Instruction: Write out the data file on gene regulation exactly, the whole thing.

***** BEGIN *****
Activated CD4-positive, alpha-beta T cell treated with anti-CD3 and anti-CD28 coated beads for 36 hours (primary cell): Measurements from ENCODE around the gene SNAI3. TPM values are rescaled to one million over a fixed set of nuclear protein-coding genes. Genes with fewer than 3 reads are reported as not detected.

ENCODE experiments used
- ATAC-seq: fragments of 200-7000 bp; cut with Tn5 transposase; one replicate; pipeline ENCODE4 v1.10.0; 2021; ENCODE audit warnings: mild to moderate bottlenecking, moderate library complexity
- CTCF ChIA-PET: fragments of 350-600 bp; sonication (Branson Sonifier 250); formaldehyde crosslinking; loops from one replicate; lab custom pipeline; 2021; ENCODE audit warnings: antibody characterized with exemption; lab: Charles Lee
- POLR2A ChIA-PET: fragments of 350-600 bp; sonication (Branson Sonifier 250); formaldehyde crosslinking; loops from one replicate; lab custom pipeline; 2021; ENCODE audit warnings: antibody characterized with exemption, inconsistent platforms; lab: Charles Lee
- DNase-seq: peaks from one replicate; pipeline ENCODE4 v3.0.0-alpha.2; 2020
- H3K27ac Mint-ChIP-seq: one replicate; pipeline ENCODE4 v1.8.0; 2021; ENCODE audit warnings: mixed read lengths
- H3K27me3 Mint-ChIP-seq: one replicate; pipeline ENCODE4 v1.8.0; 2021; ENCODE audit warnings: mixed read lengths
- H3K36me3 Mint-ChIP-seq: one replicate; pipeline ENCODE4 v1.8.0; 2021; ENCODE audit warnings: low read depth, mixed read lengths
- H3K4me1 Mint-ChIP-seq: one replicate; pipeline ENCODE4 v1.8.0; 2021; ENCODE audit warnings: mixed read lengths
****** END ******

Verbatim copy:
Activated CD4-positive, alpha-beta T cell treated with anti-CD3 and anti-CD28 coated beads for 36 hours (primary cell): Measurements from ENCODE around the gene SNAI3. TPM values are rescaled to one million over a fixed set of nuclear protein-coding genes. Genes with fewer than 3 reads are reported as not detected.

ENCODE experiments used
- ATAC-seq: fragments of 200-7000 bp; cut with Tn5 transposase; one replicate; pipeline ENCODE4 v1.10.0; 2021; ENCODE audit warnings: mild to moderate bottlenecking, moderate library complexity
- CTCF ChIA-PET: fragments of 350-600 bp; sonication (Branson Sonifier 250); formaldehyde crosslinking; loops from one replicate; lab custom pipeline; 2021; ENCODE audit warnings: antibody characterized with exemption; lab: Charles Lee
- POLR2A ChIA-PET: fragments of 350-600 bp; sonication (Branson Sonifier 250); formaldehyde crosslinking; loops from one replicate; lab custom pipeline; 2021; ENCODE audit warnings: antibody characterized with exemption, inconsistent platforms; lab: Charles Lee
- DNase-seq: peaks from one replicate; pipeline ENCODE4 v3.0.0-alpha.2; 2020
- H3K27ac Mint-ChIP-seq: one replicate; pipeline ENCODE4 v1.8.0; 2021; ENCODE audit warnings: mixed read lengths
- H3K27me3 Mint-ChIP-seq: one replicate; pipeline ENCODE4 v1.8.0; 2021; ENCODE audit warnings: mixed read lengths
- H3K36me3 Mint-ChIP-seq: one replicate; pipeline ENCODE4 v1.8.0; 2021; ENCODE audit warnings: low read depth, mixed read lengths
- H3K4me1 Mint-ChIP-seq: one replicate; pipeline ENCODE4 v1.8.0; 2021; ENCODE audit warnings: mixed read lengths